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SRI Upgrades Pathway Tools Suite as User Base Grows to 1,300 and DBs Multiply

SAN FRANCISCO — SRI International’s Pathway Tools software is currently in use at more than 1,300 academic and commercial research groups and has generated nearly 400 pathway databases to date, according to Peter Karp, director of SRI's Bioinformatics Research Group.
Speaking at Cambridge Healthtech Institute’s Molecular Medicine Tri-Conference here this week, Karp discussed a number of new features available in the software suite, which automatically generates pathway databases for organisms based on their genome sequence data.
Karp said that SRI’s BioCyc collection now includes 371 pathway/genome databases that it has generated internally. In addition, a “partial list” of externally developed pathway/genome databases on the BioCyc website now numbers 17 projects, ranging from microbes to higher-level organisms such as mouse and Arabidopsis.
Representatives from several of these projects spoke at the conference, providing insight into the benefits and limitations of the software.
For example, Carol Bult, a staff scientist in the informatics group at the Jackson Laboratory, noted that Pathway Tools proved extremely useful in creating MouseCyc, a mouse pathway database that complements the information in the Mouse Genome Informatics database.
However, she noted that the system resulted in a very high number of false predictions: The software originally predicted 304 pathways, but the MGI curators have pruned that down to 174. One reason for this, she explained, is the fact that the predictive engine in Pathway Tools, called PathoLogic, takes as input the genome sequence data of the organism in question — in this case mouse — along with SRI’s MetaCyc database of manually curated metabolic pathways, which is “heavily weighted” with information on microbial biochemistry.
Since mammalian biochemistry is obviously very different from that of microbes, the false predictions are understandable, Bult said. She added that the MGI curators are beginning to add mammalian-centric pathways to MouseCyc, and they plan to add these to MetaCyc as well in order to improve the predictive ability of the resource for other mammalian model organism database projects.

“There are so many new genomes being sequenced, and they won’t all be able to have large curation teams,” he said. “Therefore, these types of tools could prove to be very valuable.”

Karp noted that one challenge SRI is facing is the fact that as MetaCyc grows, the false positive rate is actually increasing. He said that his team is developing an improved version of PathoLogic to account for this, and that it should be available in about a year.
Bult said that the MGI group is also working to add more biological context to the pathways in MouseCyc, such as information about tissue and cell specificity, which Pathway Tools currently doesn’t predict. Karp said that SRI plans to support the prediction of pathways for multiple cell types in future versions of the software.
Bult said that MouseCyc is proving to be a useful tool for “many applications” of interest to MGI users. For example, she said that researchers can view alleles of interest within the context of particular pathways, rather than the database’s default tabular view. In addition, she said that researchers can draw from the MGI ontology of phenotype terms to determine which phenotypes are associated with genes in a particular pathway.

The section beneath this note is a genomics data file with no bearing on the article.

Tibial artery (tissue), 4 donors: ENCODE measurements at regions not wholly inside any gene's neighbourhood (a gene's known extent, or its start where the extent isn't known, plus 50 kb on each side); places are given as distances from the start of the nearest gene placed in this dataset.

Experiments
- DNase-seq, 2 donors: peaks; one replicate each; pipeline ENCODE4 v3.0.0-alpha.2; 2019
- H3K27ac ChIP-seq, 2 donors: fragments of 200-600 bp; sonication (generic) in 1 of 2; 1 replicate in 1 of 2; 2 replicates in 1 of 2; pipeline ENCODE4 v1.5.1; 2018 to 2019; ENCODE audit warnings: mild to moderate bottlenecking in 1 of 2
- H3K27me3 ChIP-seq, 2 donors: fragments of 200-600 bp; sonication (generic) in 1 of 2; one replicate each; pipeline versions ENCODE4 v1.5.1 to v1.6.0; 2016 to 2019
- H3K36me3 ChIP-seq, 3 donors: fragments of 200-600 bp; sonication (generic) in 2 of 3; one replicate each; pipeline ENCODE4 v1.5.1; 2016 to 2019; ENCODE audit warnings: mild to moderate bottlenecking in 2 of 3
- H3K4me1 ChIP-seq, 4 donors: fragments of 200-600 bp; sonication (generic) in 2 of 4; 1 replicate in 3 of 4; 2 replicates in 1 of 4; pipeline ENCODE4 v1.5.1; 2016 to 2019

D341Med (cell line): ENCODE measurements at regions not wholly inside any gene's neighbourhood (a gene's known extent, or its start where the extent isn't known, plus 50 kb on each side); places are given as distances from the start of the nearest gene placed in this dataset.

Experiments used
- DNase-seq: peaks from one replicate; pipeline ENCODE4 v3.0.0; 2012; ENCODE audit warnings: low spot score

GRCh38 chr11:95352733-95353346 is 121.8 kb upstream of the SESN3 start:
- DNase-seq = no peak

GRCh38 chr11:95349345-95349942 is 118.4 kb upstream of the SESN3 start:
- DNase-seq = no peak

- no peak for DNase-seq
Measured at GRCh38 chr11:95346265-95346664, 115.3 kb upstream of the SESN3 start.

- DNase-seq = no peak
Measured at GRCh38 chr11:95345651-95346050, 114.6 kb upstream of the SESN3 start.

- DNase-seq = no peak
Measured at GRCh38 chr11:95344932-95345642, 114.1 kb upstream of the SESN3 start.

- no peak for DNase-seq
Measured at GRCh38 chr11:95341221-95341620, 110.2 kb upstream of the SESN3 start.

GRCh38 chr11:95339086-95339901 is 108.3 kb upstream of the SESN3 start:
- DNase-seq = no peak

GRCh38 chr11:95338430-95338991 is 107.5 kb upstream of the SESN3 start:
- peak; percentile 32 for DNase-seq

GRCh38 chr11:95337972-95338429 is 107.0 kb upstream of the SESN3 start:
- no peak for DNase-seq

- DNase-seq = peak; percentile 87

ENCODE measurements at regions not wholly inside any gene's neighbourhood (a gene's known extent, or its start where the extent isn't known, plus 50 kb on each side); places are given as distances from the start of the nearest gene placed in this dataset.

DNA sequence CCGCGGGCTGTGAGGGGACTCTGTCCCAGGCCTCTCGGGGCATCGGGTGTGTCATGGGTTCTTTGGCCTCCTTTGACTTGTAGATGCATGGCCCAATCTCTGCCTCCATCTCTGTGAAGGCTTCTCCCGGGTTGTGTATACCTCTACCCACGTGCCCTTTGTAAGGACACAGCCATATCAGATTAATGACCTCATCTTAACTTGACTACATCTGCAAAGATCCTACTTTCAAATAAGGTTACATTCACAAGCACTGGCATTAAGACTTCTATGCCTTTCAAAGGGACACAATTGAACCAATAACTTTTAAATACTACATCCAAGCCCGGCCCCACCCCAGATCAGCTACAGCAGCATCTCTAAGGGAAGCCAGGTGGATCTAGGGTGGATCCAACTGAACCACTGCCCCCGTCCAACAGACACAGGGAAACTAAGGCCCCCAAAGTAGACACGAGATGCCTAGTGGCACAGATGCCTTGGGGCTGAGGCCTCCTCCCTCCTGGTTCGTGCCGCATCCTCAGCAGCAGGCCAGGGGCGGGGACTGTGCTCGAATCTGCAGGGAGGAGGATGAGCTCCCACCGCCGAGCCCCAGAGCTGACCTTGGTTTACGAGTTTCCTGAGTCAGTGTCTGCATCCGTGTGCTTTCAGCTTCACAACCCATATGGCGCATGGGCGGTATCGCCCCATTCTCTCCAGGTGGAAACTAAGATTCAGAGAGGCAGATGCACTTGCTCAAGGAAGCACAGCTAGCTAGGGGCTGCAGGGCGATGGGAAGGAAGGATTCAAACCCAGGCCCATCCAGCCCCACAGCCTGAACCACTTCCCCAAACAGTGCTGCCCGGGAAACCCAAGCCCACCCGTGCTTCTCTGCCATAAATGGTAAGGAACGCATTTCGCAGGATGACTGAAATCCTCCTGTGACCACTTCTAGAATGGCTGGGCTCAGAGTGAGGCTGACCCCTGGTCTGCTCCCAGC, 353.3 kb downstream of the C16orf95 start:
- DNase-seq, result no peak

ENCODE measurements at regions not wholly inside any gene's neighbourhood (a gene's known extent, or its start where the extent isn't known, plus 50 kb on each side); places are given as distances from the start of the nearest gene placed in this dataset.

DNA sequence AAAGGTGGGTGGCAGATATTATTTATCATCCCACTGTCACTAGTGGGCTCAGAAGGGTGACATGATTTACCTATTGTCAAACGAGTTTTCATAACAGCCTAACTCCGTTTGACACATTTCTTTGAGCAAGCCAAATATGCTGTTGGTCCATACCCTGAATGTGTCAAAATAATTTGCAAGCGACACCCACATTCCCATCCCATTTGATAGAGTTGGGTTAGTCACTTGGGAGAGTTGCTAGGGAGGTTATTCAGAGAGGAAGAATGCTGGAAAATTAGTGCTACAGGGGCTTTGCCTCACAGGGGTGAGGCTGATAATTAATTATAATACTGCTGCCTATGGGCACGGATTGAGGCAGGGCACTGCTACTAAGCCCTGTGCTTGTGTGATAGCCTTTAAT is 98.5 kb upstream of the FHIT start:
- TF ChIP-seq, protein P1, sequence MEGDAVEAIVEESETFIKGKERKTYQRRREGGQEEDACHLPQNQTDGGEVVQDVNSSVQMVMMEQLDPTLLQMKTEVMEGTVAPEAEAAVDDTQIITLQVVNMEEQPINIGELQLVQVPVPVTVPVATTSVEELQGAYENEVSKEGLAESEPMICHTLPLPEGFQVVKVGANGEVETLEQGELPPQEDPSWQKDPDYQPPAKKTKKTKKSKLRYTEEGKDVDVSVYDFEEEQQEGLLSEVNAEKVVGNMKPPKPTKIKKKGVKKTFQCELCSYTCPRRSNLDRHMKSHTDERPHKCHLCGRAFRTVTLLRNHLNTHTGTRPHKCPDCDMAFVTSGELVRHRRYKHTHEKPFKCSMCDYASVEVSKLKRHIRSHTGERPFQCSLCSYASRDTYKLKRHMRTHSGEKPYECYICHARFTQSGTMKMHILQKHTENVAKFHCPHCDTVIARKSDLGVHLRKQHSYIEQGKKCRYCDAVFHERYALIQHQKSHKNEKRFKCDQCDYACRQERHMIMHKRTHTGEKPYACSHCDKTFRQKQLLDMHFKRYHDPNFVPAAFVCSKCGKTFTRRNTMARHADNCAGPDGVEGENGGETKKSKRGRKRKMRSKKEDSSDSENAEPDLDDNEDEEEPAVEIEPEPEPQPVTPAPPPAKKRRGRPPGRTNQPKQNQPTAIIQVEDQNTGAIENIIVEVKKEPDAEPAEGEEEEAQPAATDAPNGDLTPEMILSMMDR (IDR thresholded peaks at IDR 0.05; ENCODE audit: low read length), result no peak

Other model organism databases are also benefiting from Pathway Tools, although for different reasons. For example, Rex Chisholm, director of genetic medicine at the RH Lurie Cancer Center at Northwestern University, described his group’s effort to create a pathway/genome database for the social amoeba Dictyostelium.
Chisholm noted that for model organisms like Dictyostelium that are not as well-annotated as the mouse, software like Pathway Tools offers an opportunity to increase the level of annotation through comparative genomics. This could prove to be a big benefit for future genome sequencing projects, he noted. “There are so many new genomes being sequenced, and they won’t all be able to have large curation teams,” he said. “Therefore, these types of tools could prove to be very valuable.”
Lukas Mueller, a researcher in the department of plant breeding at Cornell University, also discussed the benefits of Pathway Tools for genomes that are not well characterized. His group is leading the development of SolCyc, a pathway/genome database that will complement the Solanaceae Genomics Network, a clade-oriented database that includes genomic data for tomato, potato, eggplant, pepper, petunia, and other species.
Because none of these organisms is sequenced, Mueller said that the SGN researchers are using EST data as input for the PathoLogic predictor rather than sequence data, so they must first assemble the ESTs into unigenes, then Blast them against the Arabidopsis genome and the Genbank non-redundant database, and then run them through PathoLogic.
In addition, he said that the SGN group has performed very little manual curation on the predicted pathways, but plans to adopt a “community annotation” model that would provide web-based tools to allow the plant research community to annotate the database.

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